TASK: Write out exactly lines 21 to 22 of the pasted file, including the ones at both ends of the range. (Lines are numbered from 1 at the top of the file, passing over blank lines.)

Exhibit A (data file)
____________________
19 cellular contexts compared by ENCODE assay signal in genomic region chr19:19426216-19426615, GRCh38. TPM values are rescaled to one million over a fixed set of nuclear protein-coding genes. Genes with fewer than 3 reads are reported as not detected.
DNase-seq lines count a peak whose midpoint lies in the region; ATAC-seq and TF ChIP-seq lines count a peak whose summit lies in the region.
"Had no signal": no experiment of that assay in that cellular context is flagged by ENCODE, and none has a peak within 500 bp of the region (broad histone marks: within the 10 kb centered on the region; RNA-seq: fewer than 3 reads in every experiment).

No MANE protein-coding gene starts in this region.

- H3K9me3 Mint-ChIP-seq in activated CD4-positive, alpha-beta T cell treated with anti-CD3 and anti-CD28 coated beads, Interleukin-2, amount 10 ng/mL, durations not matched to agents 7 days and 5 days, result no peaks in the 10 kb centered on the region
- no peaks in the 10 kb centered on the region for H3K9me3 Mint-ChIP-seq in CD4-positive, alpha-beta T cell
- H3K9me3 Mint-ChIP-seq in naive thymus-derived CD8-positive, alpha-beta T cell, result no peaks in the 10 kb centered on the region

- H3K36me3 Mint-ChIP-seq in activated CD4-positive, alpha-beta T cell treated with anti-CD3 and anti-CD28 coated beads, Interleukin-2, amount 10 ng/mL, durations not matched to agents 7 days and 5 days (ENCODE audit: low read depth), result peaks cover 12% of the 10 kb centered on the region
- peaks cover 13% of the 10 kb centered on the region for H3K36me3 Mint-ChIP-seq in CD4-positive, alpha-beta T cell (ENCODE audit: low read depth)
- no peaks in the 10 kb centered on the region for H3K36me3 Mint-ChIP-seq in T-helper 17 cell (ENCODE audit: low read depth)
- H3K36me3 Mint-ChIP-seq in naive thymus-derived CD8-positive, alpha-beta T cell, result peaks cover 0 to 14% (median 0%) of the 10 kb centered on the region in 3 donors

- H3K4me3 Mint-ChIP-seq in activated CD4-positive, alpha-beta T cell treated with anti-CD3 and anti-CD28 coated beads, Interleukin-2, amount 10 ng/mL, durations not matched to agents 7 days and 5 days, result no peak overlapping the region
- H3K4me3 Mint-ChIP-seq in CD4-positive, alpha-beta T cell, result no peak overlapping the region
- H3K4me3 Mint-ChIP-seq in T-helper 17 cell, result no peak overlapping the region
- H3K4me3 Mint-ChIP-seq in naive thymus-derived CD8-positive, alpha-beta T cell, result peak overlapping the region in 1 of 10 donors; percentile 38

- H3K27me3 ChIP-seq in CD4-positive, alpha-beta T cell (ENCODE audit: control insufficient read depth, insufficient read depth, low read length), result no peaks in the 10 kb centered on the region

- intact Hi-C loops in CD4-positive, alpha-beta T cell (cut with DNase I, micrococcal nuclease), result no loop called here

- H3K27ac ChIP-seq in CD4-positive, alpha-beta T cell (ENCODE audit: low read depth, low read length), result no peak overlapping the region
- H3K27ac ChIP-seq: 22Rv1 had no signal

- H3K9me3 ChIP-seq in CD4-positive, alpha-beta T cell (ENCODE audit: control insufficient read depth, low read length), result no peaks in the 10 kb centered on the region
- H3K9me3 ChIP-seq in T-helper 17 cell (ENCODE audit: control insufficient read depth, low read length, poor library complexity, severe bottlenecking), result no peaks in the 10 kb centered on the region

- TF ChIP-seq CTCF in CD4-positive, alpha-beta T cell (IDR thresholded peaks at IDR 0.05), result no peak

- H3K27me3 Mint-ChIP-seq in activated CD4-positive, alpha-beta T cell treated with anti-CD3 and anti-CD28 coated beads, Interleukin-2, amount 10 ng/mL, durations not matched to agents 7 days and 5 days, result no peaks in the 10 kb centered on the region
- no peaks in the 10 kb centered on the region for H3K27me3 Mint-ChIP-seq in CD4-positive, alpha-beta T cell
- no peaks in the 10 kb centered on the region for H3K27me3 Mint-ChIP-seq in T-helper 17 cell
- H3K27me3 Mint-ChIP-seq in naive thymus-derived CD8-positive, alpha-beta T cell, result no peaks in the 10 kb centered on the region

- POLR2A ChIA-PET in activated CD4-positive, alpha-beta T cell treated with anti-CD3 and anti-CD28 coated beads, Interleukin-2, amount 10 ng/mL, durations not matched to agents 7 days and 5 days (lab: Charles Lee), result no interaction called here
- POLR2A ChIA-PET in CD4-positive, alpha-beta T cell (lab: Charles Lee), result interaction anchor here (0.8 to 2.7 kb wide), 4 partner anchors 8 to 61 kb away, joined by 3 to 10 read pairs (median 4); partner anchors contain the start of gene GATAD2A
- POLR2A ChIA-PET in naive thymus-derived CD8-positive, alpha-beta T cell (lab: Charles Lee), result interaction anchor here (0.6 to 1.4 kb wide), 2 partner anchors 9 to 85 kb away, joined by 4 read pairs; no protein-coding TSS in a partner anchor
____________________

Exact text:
- H3K9me3 ChIP-seq in T-helper 17 cell (ENCODE audit: control insufficient read depth, low read length, poor library complexity, severe bottlenecking), result no peaks in the 10 kb centered on the region

- TF ChIP-seq CTCF in CD4-positive, alpha-beta T cell (IDR thresholded peaks at IDR 0.05), result no peak